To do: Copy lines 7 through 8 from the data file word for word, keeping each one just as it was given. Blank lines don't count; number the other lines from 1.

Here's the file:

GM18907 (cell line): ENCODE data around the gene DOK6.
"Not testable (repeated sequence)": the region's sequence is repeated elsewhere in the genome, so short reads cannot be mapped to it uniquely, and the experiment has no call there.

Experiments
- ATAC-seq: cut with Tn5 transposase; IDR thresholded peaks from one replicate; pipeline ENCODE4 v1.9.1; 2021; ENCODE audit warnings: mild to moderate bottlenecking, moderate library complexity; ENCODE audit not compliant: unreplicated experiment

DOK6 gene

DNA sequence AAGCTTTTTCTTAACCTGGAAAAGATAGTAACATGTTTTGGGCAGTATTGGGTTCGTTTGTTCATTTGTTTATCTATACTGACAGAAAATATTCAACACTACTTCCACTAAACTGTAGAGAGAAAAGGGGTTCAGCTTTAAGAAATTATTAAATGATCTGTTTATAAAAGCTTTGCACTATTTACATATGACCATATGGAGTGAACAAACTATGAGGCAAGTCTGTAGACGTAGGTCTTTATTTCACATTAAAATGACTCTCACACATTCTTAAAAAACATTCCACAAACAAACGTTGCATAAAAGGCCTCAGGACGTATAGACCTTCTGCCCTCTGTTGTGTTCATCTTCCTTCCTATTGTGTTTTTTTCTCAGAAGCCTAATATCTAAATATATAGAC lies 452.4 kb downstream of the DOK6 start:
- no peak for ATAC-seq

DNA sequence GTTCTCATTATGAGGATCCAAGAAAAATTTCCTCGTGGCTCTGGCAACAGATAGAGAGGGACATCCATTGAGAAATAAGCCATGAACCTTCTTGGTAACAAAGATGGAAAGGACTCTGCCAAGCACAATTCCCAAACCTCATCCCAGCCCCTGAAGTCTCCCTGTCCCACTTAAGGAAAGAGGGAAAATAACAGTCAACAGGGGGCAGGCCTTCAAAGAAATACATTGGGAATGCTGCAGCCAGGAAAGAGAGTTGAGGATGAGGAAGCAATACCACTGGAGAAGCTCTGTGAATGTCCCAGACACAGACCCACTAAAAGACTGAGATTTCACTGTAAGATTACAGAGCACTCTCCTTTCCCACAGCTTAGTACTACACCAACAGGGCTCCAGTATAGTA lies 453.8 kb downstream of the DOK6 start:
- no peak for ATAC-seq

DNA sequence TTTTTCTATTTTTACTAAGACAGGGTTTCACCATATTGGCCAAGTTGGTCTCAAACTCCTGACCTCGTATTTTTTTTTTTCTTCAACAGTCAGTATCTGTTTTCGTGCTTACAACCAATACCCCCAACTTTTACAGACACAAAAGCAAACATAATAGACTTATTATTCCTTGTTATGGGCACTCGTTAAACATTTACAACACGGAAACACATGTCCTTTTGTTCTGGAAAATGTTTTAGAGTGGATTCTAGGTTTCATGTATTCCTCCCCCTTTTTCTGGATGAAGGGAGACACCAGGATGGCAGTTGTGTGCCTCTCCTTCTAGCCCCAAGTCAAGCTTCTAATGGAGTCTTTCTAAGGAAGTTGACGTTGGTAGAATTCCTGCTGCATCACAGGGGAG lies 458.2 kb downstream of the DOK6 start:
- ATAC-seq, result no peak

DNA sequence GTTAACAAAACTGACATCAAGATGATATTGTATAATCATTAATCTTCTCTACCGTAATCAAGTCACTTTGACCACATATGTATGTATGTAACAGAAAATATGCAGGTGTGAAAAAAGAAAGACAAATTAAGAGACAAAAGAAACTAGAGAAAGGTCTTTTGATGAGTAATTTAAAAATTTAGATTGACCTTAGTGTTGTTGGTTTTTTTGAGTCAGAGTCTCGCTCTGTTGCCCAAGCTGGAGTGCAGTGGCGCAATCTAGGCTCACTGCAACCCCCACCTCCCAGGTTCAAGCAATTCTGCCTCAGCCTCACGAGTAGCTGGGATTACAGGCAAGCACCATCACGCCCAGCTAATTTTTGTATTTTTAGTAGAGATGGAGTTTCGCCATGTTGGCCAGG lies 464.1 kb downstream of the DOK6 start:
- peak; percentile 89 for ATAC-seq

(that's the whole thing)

- no peak for ATAC-seq

DNA sequence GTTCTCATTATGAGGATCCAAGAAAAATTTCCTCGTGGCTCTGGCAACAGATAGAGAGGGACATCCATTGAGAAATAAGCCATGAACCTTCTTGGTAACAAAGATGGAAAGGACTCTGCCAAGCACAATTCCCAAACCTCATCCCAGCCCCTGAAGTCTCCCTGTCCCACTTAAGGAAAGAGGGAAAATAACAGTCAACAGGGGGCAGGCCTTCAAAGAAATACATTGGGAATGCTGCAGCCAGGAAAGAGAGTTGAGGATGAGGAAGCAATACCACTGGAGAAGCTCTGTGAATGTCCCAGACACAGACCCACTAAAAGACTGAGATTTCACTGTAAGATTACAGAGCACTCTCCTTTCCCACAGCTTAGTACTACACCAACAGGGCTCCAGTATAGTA lies 453.8 kb downstream of the DOK6 start: